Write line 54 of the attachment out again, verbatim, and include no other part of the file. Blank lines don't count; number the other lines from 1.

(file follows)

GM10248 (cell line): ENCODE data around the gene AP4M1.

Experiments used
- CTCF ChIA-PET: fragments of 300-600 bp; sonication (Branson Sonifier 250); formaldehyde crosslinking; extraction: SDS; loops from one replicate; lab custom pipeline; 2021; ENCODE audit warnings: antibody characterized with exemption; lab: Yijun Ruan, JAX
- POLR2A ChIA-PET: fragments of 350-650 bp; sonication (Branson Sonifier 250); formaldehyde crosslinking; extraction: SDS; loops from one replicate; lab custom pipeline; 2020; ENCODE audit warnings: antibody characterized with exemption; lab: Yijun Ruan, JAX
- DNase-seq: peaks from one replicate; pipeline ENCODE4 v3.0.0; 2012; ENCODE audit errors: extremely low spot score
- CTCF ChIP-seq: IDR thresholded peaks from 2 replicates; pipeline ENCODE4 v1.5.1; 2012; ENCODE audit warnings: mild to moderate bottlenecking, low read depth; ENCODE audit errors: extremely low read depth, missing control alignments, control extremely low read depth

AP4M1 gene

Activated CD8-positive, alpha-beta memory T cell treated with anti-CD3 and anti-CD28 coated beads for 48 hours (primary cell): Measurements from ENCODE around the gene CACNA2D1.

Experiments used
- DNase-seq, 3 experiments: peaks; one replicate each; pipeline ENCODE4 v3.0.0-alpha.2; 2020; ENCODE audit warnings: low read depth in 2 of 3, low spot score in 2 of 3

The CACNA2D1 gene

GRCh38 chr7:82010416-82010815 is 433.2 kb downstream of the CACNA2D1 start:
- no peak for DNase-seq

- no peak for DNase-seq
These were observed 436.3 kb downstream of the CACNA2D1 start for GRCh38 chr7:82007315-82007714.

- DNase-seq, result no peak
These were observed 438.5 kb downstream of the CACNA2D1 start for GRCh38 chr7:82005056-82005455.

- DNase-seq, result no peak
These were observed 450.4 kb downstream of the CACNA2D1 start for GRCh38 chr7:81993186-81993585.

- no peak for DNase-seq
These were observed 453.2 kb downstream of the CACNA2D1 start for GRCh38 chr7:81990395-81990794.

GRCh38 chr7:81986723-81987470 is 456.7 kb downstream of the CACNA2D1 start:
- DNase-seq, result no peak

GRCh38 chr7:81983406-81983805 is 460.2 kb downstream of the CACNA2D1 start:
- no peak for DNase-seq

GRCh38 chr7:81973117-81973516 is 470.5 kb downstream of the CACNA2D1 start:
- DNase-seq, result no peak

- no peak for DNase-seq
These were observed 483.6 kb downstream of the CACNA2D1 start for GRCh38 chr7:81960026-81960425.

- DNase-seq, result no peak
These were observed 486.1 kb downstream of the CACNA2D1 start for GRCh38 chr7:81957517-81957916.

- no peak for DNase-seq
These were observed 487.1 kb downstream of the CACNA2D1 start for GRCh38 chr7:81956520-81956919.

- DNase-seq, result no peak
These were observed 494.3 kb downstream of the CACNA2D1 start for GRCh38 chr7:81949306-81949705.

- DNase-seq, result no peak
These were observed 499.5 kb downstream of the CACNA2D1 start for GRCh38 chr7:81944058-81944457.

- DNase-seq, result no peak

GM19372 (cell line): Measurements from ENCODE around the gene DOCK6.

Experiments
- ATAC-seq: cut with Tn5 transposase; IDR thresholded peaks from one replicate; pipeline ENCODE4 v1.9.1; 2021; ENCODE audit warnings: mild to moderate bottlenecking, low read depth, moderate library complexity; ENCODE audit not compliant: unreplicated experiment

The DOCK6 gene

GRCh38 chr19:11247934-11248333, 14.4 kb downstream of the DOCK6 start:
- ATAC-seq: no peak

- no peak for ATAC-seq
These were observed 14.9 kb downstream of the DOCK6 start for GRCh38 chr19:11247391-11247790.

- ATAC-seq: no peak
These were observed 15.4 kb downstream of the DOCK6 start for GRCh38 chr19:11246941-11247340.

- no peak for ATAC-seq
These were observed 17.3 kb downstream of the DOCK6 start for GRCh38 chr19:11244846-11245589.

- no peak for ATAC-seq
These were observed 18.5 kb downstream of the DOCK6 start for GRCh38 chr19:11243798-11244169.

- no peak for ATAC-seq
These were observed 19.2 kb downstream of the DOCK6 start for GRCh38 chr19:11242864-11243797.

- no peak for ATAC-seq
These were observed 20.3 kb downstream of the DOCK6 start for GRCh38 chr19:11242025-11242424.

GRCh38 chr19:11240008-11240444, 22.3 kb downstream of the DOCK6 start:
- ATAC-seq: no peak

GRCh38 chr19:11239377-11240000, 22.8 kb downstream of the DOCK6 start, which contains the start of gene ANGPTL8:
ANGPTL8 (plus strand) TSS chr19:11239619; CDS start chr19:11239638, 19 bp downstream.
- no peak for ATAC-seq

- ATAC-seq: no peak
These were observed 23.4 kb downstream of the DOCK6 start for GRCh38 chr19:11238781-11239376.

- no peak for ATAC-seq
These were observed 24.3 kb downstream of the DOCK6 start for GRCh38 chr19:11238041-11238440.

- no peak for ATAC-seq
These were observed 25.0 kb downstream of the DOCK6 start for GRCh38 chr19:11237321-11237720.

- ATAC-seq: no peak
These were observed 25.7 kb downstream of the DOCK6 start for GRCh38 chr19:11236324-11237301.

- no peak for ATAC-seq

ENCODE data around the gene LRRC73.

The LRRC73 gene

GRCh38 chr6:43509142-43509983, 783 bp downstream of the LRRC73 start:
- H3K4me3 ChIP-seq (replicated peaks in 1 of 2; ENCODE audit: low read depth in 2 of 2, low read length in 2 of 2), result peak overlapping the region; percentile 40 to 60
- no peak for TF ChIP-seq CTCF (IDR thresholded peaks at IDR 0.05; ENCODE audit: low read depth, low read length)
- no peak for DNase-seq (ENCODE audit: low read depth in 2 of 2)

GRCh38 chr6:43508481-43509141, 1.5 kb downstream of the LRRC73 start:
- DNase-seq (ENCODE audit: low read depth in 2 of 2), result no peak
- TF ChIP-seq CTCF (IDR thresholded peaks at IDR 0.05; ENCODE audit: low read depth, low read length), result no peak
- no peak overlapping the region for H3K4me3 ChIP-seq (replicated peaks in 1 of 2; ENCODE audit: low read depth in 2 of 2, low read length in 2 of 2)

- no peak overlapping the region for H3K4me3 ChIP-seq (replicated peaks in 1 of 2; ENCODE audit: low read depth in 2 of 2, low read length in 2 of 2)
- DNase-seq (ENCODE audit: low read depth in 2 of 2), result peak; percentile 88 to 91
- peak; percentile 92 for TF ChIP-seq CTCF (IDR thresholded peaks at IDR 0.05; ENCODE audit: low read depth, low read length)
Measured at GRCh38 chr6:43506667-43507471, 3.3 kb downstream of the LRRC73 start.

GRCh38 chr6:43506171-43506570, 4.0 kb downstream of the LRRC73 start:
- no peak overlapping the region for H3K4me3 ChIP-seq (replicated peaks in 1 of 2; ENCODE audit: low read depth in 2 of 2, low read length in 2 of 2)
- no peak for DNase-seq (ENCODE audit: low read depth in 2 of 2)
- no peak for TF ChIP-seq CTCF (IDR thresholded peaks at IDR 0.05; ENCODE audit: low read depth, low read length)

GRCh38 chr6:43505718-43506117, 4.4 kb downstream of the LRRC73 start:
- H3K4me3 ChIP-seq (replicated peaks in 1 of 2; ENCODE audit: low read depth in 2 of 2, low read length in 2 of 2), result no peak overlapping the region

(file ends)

These were observed 19.2 kb downstream of the DOCK6 start for GRCh38 chr19:11242864-11243797.